'The desire to make an effort to improve the lives of those around you does not yet live in everyone, but it does live in everyone who cooks.' -Bill Penzey, one magazine

'The desire to make an effort to improve the lives of those around you does not yet live in everyone, but it does live in everyone who cooks.' -Bill Penzey, one magazine

TracyK's picture

(post #52017, reply #20 of 76)

Does medicare cover any of that? Does he have Alzheimers? Perhaps there's some kind of elder care group home that might be more cost efficient?



"I really do not know that anything has ever been more exciting than diagramming sentences."
                                                            --Gertrude Stein

unbaked's picture

(post #52017, reply #21 of 76)

No alzheimer's, just aging. Medicare doesn't cover assisted living facilities from what I understand.


He'll be able to walk & care for himself, he just needs a bit of supervision.


I understand that we might be able to get someone to come in or get him Meals on Wheels, but that would just turn him into a shut-in, the last thing I want to happen. I'll strap him to my back & carry him to TX before I let that happen.


Maybe if I phrase it just right, he'll agree to come here (snort). Since he already thinks that we're headed for another Great Depression (he's not alone in that, I know), maybe I can convince him that we need the financial help he could provide if he lived with us. (he's slowing down, but he's not brain-dead, arrggh).


 


'The desire to make an effort to improve the lives of those around you does not yet live in everyone, but it does live in everyone who cooks.' -Bill Penzey, one magazine

'The desire to make an effort to improve the lives of those around you does not yet live in everyone, but it does live in everyone who cooks.' -Bill Penzey, one magazine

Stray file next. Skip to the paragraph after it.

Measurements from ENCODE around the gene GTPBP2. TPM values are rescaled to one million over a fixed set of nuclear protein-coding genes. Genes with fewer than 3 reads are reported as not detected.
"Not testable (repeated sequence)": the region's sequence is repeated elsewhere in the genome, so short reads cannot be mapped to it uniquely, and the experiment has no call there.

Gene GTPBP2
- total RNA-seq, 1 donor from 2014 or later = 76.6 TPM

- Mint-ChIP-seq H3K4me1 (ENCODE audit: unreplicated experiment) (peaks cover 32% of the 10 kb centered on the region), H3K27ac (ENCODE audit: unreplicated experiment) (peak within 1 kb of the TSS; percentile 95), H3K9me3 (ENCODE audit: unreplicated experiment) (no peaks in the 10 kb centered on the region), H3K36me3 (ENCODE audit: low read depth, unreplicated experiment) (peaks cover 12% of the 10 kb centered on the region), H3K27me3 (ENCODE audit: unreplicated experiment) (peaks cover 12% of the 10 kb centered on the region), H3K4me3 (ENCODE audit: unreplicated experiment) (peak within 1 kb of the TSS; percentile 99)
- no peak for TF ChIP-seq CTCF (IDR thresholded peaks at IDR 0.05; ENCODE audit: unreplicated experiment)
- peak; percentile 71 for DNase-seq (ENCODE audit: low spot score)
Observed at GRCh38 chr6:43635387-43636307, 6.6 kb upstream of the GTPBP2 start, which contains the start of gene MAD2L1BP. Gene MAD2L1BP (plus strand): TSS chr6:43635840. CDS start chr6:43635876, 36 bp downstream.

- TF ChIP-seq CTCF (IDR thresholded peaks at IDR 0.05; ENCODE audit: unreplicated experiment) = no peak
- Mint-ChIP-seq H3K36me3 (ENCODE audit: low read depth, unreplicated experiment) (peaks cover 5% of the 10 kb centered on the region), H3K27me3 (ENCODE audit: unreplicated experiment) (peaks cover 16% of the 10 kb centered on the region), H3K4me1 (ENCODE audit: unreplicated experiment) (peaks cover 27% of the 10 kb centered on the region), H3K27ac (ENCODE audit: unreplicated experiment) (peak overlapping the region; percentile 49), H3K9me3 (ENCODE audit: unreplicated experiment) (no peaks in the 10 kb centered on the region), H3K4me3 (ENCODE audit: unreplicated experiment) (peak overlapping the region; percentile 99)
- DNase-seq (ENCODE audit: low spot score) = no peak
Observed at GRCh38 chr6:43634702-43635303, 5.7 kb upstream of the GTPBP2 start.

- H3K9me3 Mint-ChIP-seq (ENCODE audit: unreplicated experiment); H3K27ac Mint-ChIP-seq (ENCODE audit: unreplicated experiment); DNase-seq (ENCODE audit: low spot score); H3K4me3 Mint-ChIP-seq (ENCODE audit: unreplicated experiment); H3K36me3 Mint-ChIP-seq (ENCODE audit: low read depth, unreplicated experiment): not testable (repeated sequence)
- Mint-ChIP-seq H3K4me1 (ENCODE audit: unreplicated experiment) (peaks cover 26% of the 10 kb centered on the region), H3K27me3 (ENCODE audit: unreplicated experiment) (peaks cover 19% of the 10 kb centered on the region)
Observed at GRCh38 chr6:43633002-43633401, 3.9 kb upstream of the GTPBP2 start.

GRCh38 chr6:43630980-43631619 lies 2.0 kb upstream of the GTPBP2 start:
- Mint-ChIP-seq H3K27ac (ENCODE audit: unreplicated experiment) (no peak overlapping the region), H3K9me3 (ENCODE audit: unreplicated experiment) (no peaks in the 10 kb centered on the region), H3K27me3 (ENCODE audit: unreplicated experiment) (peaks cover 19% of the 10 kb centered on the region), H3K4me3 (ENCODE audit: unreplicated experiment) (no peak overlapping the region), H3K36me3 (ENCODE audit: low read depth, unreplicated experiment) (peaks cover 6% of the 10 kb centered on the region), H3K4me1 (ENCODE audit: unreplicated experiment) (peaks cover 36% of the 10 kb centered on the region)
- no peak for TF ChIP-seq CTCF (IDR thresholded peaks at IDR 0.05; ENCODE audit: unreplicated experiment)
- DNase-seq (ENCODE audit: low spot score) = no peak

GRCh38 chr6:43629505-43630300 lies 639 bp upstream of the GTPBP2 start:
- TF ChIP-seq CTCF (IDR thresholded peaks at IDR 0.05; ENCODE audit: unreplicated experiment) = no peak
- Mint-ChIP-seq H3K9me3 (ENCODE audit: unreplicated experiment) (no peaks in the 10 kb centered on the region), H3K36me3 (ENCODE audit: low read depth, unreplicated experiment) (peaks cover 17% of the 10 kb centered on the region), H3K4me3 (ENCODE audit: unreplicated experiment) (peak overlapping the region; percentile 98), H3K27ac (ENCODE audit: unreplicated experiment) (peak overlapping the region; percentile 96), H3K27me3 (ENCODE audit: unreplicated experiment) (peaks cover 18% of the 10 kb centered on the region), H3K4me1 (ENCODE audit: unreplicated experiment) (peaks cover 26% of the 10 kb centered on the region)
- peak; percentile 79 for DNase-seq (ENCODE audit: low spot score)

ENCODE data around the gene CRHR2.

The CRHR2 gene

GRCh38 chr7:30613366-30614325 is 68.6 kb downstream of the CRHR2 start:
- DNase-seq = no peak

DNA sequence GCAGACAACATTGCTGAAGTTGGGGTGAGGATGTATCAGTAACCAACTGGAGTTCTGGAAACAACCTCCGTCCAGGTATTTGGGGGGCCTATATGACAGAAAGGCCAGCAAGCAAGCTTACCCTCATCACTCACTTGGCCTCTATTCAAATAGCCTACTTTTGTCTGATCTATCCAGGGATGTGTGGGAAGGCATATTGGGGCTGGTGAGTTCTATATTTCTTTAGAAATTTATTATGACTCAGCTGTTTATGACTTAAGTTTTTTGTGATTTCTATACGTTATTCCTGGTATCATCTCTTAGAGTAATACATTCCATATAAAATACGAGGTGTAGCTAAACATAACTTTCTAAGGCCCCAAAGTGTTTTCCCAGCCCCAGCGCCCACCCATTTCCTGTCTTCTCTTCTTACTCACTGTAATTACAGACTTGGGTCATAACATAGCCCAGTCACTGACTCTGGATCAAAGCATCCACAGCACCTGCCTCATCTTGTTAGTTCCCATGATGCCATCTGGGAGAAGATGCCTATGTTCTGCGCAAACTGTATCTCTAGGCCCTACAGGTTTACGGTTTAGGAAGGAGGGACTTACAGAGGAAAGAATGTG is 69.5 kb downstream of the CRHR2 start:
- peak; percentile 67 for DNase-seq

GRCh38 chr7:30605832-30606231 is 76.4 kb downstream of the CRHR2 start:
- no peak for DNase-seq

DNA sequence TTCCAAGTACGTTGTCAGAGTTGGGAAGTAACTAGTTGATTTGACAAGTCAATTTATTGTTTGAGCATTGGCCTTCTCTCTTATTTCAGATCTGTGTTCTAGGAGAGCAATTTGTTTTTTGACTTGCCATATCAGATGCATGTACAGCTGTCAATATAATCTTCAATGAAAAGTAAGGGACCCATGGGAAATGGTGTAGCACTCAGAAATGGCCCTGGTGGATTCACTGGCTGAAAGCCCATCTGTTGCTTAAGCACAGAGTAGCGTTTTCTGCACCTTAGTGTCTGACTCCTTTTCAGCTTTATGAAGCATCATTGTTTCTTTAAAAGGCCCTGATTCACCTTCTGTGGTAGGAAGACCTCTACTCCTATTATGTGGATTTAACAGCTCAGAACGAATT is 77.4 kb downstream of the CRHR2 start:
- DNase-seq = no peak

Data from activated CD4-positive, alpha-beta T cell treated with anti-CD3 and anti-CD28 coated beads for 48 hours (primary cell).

msm-s's picture

(post #52017, reply #22 of 76)

Most insurance plans that do cover this sort of situation have an awful catch (as I've found out with my folks).
Once you start using it for in-home help or for a facility, the clock starts ticking. The coverage often lasts for X amount of time (2 years in my parents' case) or X dollar amount; whichever comes first, no matter how much or little assistance they need. Fine, but most likely if they continue to live for another 10 or 15 yrs, they will be in need of more help or medical attention, and if they've used up their coverage they'll be paying full price out of their own pockets. so, it's best to try to get by in the early days paying yourself for lower-cost help, like a maid service or inexpensive sitters who are just there if something happens. Because when the day comes that they need help eating and bathing, that'swhat you want to save your insurance for.
It's a complex business and all policies are not alike, also, they sound pretty reasonable (or vague) when you set them up. It's not until you need to start using them that it really hits you what a gamble it is to start using them.
Good luck and more ((hugs)).

mulch52's picture

(post #52017, reply #26 of 76)